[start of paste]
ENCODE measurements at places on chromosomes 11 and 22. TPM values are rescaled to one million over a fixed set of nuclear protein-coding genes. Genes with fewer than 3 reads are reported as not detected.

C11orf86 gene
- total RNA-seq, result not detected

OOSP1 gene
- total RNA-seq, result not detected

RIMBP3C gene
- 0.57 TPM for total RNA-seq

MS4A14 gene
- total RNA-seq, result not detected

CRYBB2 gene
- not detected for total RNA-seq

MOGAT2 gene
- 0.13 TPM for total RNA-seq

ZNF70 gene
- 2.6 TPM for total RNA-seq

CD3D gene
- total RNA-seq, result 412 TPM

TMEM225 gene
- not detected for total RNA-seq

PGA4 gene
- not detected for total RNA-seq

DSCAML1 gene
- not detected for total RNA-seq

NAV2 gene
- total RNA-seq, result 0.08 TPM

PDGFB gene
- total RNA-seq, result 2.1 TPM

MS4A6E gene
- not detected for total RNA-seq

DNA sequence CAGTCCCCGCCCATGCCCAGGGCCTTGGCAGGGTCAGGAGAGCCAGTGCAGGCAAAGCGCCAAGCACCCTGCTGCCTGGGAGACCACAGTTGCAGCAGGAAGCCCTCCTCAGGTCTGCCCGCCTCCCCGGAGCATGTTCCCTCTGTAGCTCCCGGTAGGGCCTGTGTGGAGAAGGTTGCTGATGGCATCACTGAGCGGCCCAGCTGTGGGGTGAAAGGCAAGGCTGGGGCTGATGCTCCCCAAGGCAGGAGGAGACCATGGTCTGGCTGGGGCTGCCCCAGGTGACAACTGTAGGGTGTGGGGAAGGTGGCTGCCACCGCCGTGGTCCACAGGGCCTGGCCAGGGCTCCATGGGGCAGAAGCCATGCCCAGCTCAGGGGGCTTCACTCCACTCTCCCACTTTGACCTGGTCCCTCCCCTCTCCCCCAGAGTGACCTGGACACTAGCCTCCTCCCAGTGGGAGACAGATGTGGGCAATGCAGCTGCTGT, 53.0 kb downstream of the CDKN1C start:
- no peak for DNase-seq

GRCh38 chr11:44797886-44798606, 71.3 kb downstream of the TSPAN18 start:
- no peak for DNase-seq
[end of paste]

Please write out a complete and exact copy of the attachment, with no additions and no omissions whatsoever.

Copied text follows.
ENCODE measurements at places on chromosomes 11 and 22. TPM values are rescaled to one million over a fixed set of nuclear protein-coding genes. Genes with fewer than 3 reads are reported as not detected.

C11orf86 gene
- total RNA-seq, result not detected

OOSP1 gene
- total RNA-seq, result not detected

RIMBP3C gene
- 0.57 TPM for total RNA-seq

MS4A14 gene
- total RNA-seq, result not detected

CRYBB2 gene
- not detected for total RNA-seq

MOGAT2 gene
- 0.13 TPM for total RNA-seq

ZNF70 gene
- 2.6 TPM for total RNA-seq

CD3D gene
- total RNA-seq, result 412 TPM

TMEM225 gene
- not detected for total RNA-seq

PGA4 gene
- not detected for total RNA-seq

DSCAML1 gene
- not detected for total RNA-seq

NAV2 gene
- total RNA-seq, result 0.08 TPM

PDGFB gene
- total RNA-seq, result 2.1 TPM

MS4A6E gene
- not detected for total RNA-seq

DNA sequence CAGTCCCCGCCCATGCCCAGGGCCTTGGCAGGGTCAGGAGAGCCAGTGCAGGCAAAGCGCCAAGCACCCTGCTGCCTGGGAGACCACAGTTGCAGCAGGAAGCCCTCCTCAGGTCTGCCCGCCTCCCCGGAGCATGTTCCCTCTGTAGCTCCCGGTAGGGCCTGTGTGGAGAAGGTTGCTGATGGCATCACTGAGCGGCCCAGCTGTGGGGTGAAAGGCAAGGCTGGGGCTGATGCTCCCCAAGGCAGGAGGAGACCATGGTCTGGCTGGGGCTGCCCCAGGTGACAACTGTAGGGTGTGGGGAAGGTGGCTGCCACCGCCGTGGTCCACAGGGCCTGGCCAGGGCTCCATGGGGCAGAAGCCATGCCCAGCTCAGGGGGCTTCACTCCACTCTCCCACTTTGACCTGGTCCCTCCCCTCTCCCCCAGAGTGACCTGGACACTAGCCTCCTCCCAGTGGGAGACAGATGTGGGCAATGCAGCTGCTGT, 53.0 kb downstream of the CDKN1C start:
- no peak for DNase-seq

GRCh38 chr11:44797886-44798606, 71.3 kb downstream of the TSPAN18 start:
- no peak for DNase-seq